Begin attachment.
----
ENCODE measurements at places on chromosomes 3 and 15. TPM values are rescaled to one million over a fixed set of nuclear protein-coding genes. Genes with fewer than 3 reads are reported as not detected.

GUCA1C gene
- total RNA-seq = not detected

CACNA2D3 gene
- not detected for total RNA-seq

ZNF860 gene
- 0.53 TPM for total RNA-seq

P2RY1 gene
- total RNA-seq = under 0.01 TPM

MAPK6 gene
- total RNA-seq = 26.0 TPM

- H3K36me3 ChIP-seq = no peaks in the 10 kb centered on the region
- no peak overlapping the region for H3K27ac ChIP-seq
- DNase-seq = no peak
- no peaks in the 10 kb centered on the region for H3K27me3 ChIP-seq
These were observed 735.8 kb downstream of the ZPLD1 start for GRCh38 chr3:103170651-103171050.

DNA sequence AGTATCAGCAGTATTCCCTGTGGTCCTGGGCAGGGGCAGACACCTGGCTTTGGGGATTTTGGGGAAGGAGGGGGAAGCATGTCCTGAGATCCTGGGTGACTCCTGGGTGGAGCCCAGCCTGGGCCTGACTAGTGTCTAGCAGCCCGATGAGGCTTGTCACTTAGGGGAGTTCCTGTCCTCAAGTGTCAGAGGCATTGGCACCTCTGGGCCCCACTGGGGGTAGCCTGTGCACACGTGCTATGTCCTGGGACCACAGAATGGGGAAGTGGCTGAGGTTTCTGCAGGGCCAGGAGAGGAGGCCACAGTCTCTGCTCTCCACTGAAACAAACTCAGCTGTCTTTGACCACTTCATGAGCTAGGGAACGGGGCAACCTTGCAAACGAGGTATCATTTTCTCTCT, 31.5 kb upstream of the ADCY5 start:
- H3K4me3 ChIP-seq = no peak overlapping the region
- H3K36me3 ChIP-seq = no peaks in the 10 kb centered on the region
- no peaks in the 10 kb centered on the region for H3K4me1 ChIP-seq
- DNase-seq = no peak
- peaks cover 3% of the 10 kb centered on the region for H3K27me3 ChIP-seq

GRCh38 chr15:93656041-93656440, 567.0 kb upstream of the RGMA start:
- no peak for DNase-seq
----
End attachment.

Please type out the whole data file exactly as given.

ENCODE measurements at places on chromosomes 3 and 15. TPM values are rescaled to one million over a fixed set of nuclear protein-coding genes. Genes with fewer than 3 reads are reported as not detected.

GUCA1C gene
- total RNA-seq = not detected

CACNA2D3 gene
- not detected for total RNA-seq

ZNF860 gene
- 0.53 TPM for total RNA-seq

P2RY1 gene
- total RNA-seq = under 0.01 TPM

MAPK6 gene
- total RNA-seq = 26.0 TPM

- H3K36me3 ChIP-seq = no peaks in the 10 kb centered on the region
- no peak overlapping the region for H3K27ac ChIP-seq
- DNase-seq = no peak
- no peaks in the 10 kb centered on the region for H3K27me3 ChIP-seq
These were observed 735.8 kb downstream of the ZPLD1 start for GRCh38 chr3:103170651-103171050.

DNA sequence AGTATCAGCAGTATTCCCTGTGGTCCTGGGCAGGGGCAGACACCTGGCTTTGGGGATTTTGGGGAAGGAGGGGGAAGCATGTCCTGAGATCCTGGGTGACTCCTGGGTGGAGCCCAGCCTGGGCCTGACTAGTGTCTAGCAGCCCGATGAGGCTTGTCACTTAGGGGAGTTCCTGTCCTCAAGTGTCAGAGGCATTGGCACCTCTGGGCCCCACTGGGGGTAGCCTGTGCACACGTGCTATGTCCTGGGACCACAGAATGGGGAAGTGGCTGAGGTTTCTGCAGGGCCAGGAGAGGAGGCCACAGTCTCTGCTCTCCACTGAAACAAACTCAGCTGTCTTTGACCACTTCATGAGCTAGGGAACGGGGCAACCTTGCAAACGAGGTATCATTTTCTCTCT, 31.5 kb upstream of the ADCY5 start:
- H3K4me3 ChIP-seq = no peak overlapping the region
- H3K36me3 ChIP-seq = no peaks in the 10 kb centered on the region
- no peaks in the 10 kb centered on the region for H3K4me1 ChIP-seq
- DNase-seq = no peak
- peaks cover 3% of the 10 kb centered on the region for H3K27me3 ChIP-seq

GRCh38 chr15:93656041-93656440, 567.0 kb upstream of the RGMA start:
- no peak for DNase-seq